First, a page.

These ETFs Are Beating The Market

October 05, 2015

This article is part of a regular series of thought leadership pieces from some of the more influential ETF strategists in the money management industry. Today's article is by Clayton Fresk, CFA, portfolio management analyst at Georgia-based Stadion Money Management.

Since mid-February, the broad market as measured by the S&P 500 traded essentially sideways for six months, followed by a sharp sell-off in mid-August, followed by a bit of choppy tumultuous trading since.

From Feb. 17 through Sept. 25, the S&P 500 is down nearly 7 percent. However, not all equity names are trading lower over the same period. This discrepancy could be from these names trading stronger in the six months leading up to the sell-off, experiencing a smaller drawdown than the broad market since, or a combination of both.

In the following, I will look at a few U.S. ETF names that have seen positive performance (first absolute, then relative) since Feb. 17, and what has driven said performance.

Consumer Staples

Scanning through the list of all ETFs and their individual performance since mid-February, one sector that stands out with strong performers is consumer staples.

Excluding leveraged and inverse funds, three names in particular that stand out (with performance from Feb. 17, 2015 through Sept. 25, 2015) are:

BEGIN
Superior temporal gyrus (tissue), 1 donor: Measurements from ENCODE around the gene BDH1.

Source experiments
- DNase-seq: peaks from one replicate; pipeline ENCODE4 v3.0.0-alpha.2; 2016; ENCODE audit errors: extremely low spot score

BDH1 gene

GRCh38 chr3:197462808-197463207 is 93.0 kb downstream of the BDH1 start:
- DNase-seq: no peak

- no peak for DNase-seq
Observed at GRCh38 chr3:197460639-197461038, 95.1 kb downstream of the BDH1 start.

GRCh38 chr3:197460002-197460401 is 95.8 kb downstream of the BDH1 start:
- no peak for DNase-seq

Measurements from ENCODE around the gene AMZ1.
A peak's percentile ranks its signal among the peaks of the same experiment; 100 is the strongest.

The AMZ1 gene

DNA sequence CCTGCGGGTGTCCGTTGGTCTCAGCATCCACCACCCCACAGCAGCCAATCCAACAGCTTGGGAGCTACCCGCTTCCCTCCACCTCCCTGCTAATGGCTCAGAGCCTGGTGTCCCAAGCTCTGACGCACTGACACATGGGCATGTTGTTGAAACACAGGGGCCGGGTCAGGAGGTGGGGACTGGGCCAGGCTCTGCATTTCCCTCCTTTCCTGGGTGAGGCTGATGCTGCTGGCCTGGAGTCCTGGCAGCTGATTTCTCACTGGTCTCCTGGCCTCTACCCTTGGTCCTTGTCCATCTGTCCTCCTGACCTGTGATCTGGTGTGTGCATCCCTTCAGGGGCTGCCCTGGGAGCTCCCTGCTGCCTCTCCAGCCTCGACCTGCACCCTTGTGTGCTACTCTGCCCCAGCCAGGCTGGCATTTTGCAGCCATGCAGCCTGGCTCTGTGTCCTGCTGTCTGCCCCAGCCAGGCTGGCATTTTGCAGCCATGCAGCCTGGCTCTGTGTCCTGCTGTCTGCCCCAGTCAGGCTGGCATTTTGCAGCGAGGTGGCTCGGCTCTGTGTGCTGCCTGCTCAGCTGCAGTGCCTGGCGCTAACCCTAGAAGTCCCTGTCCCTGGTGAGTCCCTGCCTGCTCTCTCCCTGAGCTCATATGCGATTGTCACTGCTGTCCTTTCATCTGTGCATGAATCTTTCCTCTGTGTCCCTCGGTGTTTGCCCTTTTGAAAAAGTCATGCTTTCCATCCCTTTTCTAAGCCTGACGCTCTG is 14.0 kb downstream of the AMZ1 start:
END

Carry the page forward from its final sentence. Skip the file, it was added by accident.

These three names use different methodologies and took slightly different paths to their performance.

PSCC focuses on small-cap names only, so it had the dual benefit of broad small-cap outperformance (measured by the S&P 600) over the S&P 500, particularly since the end of July, and broad consumer staples outperformance over the broad market, particularly since early June.

PBJ had the benefit over the period of focusing on food and beverage names only. As such, it has no exposure to the household and personal products industry, which has been a lagging industry within the consumer staples sector. It also has a small carryover into some strongly performing restaurant names that do not fall into the GICS Consumer Staples classification (i.e., Starbucks).

PSL follows a momentum-based index, and that factor in general has seen strong relative performance since the end of April (in this case, measuring via the MSCI USA and the MSCI USA Momentum indexes). The index providers classification also differs slightly from the GICS classification, as the portfolio only holds about 60 percent staples, as classified by GICS.

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